The recent heatwave that swept the West Coast of the U.S. and Canada claimed many human casualties, including at least 486 sudden deaths in British Columbia. But when the thermometer reached an unprecedented 121 degrees in Lytton, B.C., a less-heralded heat-related tragedy was happening on the coast as a billion sea creatures roasted to death.

Continue reading below
Our Featured Videos

Christopher Harley noticed a putrid odor at Kitsilano Beach in Vancouver during the heatwave. The University of British Columbia marine ecologist followed his nose to find dead intertidal animals strewn across rocks on the beach. Harley and fellow researchers then checked on nearby coastal areas and discovered similar devastation. As CBC reports, the researchers saw “endless rows of mussels with dead meat attached inside the shell, along with other dead creatures like sea stars and barnacles.”

Related: Global warming driving mass migration of marine life

Mussels can endure short spurts of 100-degree weather. But when the rocky shoreline reached 122 degrees, as measured by Harley and his team, the poor mussels were toast. Harley compared their situation to that of “a toddler left in a car on a hot day.” After all, it’s not like a mussel, starfish or anemone can stroll off somewhere to look for shade. “And on Saturday, Sunday, Monday, during the heat wave, it just got so hot that the mussels, there was nothing they could do,” Harley said.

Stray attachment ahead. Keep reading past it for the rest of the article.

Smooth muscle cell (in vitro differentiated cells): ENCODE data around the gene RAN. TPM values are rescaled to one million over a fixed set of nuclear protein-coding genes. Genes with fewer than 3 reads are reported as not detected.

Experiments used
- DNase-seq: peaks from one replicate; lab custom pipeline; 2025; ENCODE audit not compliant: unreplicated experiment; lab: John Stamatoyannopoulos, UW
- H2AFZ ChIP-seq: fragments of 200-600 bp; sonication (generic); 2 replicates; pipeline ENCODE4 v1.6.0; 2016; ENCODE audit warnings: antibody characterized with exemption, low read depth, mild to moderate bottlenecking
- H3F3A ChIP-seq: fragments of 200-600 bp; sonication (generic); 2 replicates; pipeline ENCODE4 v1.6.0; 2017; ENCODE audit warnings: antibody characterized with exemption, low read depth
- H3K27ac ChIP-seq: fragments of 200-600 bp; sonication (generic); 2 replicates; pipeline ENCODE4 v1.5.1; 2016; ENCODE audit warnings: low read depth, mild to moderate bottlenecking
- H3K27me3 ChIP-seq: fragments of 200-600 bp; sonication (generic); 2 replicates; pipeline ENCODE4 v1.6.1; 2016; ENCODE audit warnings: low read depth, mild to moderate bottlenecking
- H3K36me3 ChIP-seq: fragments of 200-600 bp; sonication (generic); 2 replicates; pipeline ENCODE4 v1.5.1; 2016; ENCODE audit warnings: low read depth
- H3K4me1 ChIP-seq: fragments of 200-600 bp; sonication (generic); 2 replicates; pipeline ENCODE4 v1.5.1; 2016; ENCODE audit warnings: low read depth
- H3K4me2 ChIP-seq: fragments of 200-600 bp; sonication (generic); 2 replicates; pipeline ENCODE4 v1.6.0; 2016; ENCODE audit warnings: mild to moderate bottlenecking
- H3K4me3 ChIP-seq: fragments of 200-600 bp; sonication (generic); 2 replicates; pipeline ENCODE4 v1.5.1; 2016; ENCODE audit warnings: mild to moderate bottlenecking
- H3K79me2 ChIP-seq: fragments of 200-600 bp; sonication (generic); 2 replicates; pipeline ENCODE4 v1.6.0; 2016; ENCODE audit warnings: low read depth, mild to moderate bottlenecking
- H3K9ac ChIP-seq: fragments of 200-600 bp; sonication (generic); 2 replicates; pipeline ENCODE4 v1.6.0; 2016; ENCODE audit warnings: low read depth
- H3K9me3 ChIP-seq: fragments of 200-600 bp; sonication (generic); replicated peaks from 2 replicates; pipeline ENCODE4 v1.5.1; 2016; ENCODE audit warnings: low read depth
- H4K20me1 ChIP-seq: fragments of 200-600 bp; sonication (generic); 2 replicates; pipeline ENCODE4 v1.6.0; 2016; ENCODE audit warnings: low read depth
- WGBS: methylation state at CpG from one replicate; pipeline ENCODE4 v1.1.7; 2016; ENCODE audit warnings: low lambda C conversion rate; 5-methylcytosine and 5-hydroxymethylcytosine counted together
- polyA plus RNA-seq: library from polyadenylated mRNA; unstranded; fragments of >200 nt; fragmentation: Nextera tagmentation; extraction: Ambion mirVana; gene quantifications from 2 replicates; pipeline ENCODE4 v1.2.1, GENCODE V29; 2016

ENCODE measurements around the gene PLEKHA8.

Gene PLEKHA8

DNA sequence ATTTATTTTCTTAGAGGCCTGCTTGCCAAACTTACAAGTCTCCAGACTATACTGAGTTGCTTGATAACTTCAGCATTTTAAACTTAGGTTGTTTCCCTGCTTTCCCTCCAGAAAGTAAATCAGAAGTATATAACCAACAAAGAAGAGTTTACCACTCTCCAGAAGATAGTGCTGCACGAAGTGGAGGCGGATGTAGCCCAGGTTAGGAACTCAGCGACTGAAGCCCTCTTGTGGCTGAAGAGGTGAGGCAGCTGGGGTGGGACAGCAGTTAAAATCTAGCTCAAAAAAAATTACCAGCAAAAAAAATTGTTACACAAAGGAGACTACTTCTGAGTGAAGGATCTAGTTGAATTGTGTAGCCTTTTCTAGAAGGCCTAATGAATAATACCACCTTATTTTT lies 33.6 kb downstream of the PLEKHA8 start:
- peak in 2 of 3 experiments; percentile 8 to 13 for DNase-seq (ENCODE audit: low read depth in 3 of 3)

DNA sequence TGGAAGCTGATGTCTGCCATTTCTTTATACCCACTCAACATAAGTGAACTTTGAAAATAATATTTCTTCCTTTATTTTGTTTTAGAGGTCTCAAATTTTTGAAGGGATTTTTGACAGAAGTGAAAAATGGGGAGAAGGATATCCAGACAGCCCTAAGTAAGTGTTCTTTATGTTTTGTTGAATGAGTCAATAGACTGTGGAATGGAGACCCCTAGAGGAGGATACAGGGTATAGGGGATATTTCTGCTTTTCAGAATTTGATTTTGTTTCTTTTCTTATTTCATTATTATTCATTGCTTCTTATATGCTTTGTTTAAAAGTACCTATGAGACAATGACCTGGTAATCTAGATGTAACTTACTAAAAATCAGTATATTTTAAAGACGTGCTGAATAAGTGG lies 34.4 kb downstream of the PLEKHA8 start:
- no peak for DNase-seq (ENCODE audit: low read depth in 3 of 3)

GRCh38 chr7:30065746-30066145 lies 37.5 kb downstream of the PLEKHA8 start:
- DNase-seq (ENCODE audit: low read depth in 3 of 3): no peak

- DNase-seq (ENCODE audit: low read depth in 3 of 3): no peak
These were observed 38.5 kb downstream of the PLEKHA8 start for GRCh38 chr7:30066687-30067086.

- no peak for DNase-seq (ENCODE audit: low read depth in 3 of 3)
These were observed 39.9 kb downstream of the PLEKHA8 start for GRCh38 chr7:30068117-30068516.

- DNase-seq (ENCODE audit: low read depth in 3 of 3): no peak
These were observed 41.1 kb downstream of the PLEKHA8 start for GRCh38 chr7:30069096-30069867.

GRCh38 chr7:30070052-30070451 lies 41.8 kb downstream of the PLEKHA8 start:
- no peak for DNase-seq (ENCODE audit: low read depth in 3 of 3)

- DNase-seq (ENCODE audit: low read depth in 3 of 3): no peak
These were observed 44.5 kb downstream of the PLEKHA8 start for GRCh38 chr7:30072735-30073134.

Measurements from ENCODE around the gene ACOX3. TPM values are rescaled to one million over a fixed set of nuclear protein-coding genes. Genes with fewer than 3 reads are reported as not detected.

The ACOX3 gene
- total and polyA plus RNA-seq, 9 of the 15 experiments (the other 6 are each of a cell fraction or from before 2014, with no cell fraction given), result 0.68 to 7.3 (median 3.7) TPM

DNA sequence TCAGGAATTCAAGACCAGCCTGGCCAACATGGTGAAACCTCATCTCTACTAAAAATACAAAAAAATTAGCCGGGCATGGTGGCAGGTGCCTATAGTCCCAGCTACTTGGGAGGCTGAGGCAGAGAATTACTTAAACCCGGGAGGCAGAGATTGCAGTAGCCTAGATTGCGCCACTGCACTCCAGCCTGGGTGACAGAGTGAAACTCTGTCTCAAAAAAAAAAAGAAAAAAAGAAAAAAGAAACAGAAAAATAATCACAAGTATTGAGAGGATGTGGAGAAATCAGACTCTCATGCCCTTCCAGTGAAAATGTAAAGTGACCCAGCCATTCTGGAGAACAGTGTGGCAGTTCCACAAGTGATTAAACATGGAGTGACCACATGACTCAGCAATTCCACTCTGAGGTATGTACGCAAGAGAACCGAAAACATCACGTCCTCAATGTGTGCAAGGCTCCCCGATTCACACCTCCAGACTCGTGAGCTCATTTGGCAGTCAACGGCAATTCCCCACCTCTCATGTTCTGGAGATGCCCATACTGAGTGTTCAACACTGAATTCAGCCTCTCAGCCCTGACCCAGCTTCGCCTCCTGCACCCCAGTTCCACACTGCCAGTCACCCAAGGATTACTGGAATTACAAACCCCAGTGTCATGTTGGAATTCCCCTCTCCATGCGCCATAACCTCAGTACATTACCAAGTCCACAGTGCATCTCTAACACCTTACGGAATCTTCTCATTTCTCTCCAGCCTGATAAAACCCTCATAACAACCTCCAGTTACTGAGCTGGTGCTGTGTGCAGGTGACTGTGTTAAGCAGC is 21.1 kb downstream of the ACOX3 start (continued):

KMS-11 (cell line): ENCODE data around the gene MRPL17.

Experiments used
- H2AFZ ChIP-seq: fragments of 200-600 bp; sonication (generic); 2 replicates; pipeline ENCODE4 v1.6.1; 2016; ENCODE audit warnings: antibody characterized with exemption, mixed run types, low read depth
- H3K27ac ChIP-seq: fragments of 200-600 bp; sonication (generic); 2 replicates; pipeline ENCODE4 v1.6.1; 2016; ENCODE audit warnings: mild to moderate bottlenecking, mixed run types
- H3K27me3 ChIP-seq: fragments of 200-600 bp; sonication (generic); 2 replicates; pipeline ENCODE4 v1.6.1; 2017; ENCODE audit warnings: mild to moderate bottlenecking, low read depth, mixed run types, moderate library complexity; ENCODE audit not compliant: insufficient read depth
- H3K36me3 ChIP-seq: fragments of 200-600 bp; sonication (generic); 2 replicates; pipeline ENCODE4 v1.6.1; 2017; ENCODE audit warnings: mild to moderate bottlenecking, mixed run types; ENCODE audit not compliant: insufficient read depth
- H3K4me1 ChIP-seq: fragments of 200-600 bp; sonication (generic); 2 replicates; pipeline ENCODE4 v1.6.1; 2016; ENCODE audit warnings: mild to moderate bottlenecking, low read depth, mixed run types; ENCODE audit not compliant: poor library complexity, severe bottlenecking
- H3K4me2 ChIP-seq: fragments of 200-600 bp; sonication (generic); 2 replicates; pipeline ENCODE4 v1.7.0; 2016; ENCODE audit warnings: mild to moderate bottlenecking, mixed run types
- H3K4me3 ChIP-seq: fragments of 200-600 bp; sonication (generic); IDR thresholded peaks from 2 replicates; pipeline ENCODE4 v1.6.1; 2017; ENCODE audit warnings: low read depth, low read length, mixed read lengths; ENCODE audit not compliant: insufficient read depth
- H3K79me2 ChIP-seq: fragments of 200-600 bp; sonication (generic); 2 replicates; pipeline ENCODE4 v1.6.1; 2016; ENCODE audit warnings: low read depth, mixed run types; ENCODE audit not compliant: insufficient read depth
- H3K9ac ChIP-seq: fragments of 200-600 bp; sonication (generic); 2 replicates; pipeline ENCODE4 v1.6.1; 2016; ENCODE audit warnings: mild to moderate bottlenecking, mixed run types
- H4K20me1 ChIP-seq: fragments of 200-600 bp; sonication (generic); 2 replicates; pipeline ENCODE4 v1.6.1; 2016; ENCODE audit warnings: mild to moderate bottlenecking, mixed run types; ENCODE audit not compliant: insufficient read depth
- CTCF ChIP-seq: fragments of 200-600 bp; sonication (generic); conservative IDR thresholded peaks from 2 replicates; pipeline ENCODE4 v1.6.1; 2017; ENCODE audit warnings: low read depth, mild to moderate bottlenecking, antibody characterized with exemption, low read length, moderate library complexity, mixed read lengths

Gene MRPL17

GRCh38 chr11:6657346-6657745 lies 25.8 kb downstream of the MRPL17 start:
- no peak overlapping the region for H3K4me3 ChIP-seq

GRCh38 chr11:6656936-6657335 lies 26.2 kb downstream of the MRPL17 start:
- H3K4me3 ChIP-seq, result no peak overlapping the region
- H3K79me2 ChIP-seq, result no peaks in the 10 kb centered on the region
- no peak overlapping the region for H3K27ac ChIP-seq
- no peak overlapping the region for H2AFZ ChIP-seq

Harley estimates that more than a billion animals living on the shore of the Salish Sea perished in the heat dome event. He came up with this number by figuring out how many mussels would fit into a small area, then multiplying by the 7,000 kilometers of affected shoreline.

People might not care much about mussels, but the bivalve mollusks are an essential part of the ecosystem. Migratory birds and sea stars both eat them. Harley predicts that the mussels will recover in a couple of years, but sea stars and clams, which have much longer lifespans, will require more time to regenerate.

Via Vancouver Sun, The Guardian, Common Dreams

Lead image via Pixabay